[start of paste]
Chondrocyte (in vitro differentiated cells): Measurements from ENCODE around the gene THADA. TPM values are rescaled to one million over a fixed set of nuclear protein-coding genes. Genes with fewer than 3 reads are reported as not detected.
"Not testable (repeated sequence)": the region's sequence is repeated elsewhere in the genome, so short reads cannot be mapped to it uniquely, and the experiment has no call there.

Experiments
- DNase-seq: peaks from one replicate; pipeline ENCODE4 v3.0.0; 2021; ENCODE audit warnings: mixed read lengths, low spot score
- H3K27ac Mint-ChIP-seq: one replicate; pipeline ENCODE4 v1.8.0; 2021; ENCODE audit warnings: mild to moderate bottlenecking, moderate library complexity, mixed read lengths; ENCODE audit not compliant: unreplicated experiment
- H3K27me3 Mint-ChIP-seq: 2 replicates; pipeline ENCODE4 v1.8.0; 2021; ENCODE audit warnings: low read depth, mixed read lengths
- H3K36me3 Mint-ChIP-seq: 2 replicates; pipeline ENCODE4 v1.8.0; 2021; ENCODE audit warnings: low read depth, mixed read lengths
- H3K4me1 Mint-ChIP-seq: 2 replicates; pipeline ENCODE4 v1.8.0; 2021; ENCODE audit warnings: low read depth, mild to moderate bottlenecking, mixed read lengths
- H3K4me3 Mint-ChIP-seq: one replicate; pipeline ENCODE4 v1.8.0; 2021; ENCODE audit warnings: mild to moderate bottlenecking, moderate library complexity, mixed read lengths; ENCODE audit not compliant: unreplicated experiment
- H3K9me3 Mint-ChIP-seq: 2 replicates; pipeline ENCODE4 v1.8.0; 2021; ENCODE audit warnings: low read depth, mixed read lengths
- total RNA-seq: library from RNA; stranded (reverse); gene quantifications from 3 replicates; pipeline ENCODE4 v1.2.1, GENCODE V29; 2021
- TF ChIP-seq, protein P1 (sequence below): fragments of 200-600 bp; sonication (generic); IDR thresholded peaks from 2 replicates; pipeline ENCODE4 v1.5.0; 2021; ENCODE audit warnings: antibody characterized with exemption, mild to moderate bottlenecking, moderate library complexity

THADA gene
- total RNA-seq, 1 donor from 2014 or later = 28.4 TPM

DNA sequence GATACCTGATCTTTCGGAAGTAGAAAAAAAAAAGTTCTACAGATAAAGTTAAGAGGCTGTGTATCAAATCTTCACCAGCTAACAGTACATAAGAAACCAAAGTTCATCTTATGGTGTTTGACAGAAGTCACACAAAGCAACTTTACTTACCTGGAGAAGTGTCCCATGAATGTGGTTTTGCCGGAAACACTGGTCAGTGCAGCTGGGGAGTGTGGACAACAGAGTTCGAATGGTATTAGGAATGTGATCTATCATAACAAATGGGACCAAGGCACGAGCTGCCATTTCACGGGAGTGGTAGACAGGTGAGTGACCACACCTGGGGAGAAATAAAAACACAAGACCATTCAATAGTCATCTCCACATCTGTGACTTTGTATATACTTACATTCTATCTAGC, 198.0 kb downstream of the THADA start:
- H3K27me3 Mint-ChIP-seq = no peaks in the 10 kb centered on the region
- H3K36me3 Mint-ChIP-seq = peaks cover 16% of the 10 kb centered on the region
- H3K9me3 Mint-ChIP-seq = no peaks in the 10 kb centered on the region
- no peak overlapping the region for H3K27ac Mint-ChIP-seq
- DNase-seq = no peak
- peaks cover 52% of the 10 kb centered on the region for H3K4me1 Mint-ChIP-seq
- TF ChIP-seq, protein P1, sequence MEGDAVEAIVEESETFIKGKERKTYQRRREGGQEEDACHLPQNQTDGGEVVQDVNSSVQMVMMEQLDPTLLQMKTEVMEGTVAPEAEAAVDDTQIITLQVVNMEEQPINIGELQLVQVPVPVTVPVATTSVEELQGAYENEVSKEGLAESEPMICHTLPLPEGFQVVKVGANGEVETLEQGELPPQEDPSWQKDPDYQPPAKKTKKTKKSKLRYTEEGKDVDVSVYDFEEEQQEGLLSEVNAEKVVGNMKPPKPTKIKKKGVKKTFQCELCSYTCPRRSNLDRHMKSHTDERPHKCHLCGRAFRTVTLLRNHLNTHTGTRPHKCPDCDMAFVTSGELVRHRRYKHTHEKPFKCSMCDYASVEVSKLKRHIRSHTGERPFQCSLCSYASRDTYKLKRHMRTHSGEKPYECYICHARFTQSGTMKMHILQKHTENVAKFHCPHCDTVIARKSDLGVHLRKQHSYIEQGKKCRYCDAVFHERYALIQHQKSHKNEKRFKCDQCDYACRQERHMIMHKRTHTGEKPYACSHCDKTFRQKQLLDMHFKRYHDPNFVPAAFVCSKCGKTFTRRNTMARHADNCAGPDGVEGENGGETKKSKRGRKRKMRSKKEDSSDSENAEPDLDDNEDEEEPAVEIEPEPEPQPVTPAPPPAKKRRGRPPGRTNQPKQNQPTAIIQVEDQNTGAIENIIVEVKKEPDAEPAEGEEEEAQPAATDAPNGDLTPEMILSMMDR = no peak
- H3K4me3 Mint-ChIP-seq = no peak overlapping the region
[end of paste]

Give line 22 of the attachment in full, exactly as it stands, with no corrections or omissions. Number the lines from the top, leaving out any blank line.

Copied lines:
- TF ChIP-seq, protein P1, sequence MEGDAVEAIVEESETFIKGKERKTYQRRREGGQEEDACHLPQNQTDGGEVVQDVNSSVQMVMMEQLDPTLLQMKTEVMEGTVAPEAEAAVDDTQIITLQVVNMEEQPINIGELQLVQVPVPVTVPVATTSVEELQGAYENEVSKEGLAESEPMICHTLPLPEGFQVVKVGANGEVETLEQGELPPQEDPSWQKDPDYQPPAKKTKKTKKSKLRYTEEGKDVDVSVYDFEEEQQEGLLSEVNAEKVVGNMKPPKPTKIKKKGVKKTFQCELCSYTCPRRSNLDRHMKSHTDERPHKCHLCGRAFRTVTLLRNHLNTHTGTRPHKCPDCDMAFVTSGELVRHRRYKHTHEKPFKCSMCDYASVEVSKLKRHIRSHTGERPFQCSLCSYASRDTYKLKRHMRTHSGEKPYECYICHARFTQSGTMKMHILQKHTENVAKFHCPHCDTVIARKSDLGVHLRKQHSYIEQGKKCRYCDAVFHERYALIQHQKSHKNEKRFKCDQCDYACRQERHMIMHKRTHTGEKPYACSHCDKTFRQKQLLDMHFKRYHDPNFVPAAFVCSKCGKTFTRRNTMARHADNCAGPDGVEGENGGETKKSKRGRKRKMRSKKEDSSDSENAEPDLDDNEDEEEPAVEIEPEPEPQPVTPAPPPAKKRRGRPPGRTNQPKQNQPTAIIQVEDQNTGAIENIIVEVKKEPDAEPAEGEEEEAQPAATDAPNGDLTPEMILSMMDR = no peak